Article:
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photoAnn Simmons in her commercial kitchen in Carlton, where she produces her award-winning Texas Creek hot sauces.

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Hot sauce from Carlton

Step into Ann Simmons’s commercial kitchen behind her house in Carlton and something gets caught in your throat: the airborne residue of thousands of chili peppers. Quick, where’s the dust mask? Ann normally wears one as she stirs up her Texas Creek hot sauces, barbecue sauces, fresh salsas and other eye-watering concoctions. “My husband won’t even come out here anymore,” she says ruefully.

Regionally popular since 1994, Texas Creek sauces are now scooping up national awards - two recent first-place nods from the Dallas Texas Golden Chile Awards yielded “pretty good braggin’ rights,” smiles Ann - and are helping make a name for the company on the hotbeds of online “chilihead” forums.

Last year, Ann processed more than 400 pounds of jalapeños, habaneros (most sourced from Rubio’s Produce in Brewster) and their spicier cousins into her best-selling Ghost Fire Hot Sauce and other local favorites. Those orange-labeled bottles are spicing up kitchens around the world, with Ann packing and shipping orders to Saudi Arabia, Ireland, Finland, Brazil, Australia and beyond.

Despite her unassuming manner, Ann is the mastermind behind “Pure Evil.” That’s her liquid distillation of capsaicin [cap-SAY-sin], the chemical compound that gives chili peppers their heat. Just a drop of this potion will transform the mildest-mannered food into blistering-hot fare. (Perfect for a game of pizza roulette - Google it.)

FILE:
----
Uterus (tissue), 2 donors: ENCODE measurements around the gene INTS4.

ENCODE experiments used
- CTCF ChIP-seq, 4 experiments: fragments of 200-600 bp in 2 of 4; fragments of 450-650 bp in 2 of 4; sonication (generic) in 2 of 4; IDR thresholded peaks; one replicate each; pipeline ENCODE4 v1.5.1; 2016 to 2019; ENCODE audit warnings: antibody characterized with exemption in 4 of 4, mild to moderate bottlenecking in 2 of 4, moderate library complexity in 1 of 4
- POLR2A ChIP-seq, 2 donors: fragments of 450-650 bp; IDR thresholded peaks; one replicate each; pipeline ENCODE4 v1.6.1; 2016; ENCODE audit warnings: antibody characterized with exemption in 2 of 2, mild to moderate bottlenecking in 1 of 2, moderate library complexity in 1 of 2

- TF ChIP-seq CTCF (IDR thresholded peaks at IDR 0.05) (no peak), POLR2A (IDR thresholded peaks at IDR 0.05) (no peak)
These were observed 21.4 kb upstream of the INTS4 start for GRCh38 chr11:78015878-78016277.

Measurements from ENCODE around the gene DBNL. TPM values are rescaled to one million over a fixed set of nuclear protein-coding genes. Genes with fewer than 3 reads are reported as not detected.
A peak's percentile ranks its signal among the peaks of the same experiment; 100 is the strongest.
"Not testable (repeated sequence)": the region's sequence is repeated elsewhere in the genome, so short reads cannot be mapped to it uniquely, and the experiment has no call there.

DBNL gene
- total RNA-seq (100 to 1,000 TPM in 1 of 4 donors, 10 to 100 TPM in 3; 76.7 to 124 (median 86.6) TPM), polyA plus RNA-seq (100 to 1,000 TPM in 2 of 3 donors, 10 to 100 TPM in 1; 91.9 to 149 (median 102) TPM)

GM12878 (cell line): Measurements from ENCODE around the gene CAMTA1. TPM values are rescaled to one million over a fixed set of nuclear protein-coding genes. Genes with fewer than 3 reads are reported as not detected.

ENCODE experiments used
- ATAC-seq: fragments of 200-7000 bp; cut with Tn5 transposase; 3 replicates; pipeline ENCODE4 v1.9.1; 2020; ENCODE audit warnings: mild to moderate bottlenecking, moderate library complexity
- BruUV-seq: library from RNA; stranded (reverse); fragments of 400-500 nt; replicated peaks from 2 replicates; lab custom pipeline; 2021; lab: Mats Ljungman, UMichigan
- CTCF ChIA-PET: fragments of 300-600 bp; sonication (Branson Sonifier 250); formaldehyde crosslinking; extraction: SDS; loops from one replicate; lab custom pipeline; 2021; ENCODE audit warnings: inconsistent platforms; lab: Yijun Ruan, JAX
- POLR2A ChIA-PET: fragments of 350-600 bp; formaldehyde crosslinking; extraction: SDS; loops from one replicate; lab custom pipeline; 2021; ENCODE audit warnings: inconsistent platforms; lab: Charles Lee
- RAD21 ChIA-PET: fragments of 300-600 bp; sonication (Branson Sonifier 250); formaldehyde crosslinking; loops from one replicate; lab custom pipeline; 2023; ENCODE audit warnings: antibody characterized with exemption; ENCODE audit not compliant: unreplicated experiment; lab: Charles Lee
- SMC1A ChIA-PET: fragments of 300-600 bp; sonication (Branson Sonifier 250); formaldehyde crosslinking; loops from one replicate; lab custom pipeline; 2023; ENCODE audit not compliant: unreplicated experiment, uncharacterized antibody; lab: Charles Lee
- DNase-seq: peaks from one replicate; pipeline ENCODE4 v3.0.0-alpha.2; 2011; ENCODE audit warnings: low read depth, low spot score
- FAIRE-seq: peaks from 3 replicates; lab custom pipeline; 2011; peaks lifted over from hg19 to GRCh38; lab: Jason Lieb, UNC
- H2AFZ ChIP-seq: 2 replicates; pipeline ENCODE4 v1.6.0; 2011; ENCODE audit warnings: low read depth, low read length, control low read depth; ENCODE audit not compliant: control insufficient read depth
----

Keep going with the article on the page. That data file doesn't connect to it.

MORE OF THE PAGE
photoBehind the scenes: Ann logs many hours labeling, packing and shipping bottles of her hot sauces to customers around the world.

So caustic that it was banned as a food additive in the EU and Australia, capsaicin is the active ingredient in pepper spray. To her knowledge, Ann is the only person to distill and market the liquid version - a weapons-grade goodie for heat-seeking gastronomes.

Not bad for a woman who grew up in a “meat and potatoes household” with a father who, to this day, refuses so much as a single grind of black pepper on his food. But Mom was nevertheless an adventurous cook, and Ann entered the restaurant business at 13. Her passion for the piquant has only grown. Back in Sedro-Woolley in the mid-90s (she and husband John moved to Carlton in ’98), she “could barely tolerate one star” at a Thai restaurant. Today, she’s likely to tell the waiter, “make it a 6, make it a 7.”

Though she encourages adventurous eating (“Try new things!”), Ann still has compassion for those with more timid taste buds. If you get ahold of something that burns too brightly, “Water doesn’t work, beer doesn’t work,” she advises. Douse the flames with dairy or sugar instead.

Meanwhile, Twisp chili challenge participants who went up against Ann’s too-hot-to-handle entry in last month’s chili cook-off can take heart. She’s already mulling over plans to enter several pots of gentler “progressive” chilis - from mild to medium to blistering - for the 2014 event.


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